The South Street Caves are believed to be 17th century in date, mainly on the basis of carved graffiti on the walls (the oldest is dated 1666, the year of the Great Fire of London, and the style of incised lettering could well be of that age), but could be older. They are excavated into the soft Folkestone sands at the top of the Lower Greensand, and may have been used originally to mine building sand. There are also traces of three well shafts which may be medieval in origin.
The caves are on two levels; a large upper level quadrilateral of tunnels, two of which have been fitted out with brick wine bins, and a lower level room at the base of a narrow stone cut staircase.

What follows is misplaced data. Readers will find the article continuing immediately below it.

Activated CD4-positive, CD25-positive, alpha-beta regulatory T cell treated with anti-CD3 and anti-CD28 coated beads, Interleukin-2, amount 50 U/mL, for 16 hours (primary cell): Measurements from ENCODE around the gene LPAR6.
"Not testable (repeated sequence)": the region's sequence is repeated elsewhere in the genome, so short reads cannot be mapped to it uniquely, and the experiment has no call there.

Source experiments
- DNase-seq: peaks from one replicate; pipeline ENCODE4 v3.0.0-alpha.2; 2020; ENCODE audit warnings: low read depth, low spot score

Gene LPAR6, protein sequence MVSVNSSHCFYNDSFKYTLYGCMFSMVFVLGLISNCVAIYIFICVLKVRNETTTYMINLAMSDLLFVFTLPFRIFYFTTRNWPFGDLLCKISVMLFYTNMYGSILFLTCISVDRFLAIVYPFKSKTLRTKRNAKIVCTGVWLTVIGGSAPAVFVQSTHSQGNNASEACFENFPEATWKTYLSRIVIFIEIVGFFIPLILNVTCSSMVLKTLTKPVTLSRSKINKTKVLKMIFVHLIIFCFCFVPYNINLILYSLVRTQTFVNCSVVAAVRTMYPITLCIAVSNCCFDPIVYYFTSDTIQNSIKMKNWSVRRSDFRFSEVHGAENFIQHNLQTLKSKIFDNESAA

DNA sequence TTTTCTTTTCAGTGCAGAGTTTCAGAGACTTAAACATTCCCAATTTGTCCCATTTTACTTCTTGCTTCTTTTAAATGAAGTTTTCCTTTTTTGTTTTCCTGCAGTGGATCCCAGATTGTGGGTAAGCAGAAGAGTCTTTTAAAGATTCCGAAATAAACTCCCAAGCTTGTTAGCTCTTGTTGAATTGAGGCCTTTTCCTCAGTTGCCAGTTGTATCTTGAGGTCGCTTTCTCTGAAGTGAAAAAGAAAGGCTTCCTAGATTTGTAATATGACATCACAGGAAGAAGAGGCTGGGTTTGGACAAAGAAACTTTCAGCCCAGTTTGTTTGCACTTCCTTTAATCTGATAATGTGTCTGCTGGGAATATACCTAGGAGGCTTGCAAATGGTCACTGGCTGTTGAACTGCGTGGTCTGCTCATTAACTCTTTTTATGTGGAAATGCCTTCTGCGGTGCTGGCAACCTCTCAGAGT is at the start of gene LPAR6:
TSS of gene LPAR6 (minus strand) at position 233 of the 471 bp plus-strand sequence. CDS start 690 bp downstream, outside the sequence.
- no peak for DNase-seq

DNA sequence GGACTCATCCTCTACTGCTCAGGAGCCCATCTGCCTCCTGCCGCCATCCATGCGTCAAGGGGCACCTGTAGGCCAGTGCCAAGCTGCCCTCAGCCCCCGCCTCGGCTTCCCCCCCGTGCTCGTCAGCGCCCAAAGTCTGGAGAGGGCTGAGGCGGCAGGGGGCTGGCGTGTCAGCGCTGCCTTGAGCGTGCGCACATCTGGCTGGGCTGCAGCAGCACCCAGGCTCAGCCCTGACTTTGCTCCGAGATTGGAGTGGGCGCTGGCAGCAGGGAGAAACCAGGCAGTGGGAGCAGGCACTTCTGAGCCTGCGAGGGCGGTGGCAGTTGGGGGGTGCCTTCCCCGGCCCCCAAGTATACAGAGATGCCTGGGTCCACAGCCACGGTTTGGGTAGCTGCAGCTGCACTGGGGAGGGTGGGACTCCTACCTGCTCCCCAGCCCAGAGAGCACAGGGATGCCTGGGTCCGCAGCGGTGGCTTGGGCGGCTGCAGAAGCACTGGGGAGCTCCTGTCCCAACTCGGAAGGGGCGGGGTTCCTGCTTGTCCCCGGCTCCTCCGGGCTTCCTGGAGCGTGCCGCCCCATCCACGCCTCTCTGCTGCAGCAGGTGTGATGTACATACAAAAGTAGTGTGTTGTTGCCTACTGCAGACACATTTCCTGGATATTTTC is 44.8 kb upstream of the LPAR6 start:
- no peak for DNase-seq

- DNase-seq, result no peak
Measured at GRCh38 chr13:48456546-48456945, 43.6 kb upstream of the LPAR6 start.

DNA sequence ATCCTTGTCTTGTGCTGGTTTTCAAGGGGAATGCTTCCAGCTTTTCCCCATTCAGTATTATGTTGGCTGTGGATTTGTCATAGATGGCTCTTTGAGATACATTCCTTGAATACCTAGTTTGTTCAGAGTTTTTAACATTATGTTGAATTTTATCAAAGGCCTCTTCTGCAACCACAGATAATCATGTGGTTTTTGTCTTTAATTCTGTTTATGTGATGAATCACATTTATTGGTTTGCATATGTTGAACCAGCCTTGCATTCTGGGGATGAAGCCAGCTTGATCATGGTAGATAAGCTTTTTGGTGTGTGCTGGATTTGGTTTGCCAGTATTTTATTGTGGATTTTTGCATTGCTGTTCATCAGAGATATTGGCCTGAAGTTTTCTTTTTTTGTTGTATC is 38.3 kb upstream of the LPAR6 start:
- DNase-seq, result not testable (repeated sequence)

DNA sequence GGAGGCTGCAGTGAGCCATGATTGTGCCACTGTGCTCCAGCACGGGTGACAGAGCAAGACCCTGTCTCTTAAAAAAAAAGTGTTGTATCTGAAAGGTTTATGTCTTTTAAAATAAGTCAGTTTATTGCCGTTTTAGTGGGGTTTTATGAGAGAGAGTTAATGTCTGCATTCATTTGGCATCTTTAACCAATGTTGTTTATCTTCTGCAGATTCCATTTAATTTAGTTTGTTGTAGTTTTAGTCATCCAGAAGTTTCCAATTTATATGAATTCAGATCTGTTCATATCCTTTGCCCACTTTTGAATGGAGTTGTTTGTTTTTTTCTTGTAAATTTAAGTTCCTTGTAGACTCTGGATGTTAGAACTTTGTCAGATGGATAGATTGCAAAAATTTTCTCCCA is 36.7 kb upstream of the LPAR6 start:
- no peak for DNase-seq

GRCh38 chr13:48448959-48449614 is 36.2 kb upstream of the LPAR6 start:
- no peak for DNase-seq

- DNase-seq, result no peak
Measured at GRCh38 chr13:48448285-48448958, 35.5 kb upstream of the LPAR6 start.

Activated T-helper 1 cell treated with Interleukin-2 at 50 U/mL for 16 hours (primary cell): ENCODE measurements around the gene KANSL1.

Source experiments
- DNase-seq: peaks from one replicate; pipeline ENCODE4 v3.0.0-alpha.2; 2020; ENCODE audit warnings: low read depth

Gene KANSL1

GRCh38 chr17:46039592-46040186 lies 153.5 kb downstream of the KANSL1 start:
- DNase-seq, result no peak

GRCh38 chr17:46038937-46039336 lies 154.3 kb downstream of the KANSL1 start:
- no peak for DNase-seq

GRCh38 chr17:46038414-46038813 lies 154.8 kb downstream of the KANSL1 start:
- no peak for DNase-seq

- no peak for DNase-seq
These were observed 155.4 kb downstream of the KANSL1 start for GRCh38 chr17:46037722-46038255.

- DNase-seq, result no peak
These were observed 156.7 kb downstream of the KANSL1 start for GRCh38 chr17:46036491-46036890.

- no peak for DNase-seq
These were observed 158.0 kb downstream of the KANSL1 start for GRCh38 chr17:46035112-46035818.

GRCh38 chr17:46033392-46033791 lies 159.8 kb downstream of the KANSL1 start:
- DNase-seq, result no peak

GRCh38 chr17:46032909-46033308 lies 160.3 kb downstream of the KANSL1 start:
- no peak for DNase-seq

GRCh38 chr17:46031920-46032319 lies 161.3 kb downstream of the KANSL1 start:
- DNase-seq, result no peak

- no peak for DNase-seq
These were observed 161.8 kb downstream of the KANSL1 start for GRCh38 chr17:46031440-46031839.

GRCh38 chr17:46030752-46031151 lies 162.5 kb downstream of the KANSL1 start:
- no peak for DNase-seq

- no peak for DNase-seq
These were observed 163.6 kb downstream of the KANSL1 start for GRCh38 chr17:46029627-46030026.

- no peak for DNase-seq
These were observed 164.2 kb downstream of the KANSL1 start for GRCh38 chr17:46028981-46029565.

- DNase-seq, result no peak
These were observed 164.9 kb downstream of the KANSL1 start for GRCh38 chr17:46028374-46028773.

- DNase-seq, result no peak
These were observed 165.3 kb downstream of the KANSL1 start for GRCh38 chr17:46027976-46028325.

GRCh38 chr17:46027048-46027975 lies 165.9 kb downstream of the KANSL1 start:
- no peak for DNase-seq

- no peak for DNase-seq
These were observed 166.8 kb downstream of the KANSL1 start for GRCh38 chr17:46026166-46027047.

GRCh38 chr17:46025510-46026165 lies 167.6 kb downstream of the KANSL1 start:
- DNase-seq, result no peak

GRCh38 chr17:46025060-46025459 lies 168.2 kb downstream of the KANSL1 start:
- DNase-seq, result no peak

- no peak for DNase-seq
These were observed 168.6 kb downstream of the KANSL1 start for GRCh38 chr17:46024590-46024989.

The wine vaults have 19th century brick wine bins, the oldest dated 1815, which were capable of storing around 700 bottles in total. They were owned by various tradesman when they were acquired by the Local Authority in 1912, who then continued to rent them out until the 1960s.
The lowest level is locally referred to as the “Mystery Chamber”, and is a circular hollowed out chamber with a stone bench carved around the edge. Given the age, it may have been used by a dissenting religious group.
The part-filled well shafts have symmetrical recesses in their walls that may have supported ladders or some form of constructional scaffolding, and there is soot staining from where some form of lit illumination could have been mounted.
A local preservation group took over the lease in 1970 and occasional public tours began, which nowadays are run by Dorking Museum in summer months. More details available at Dorking Museum.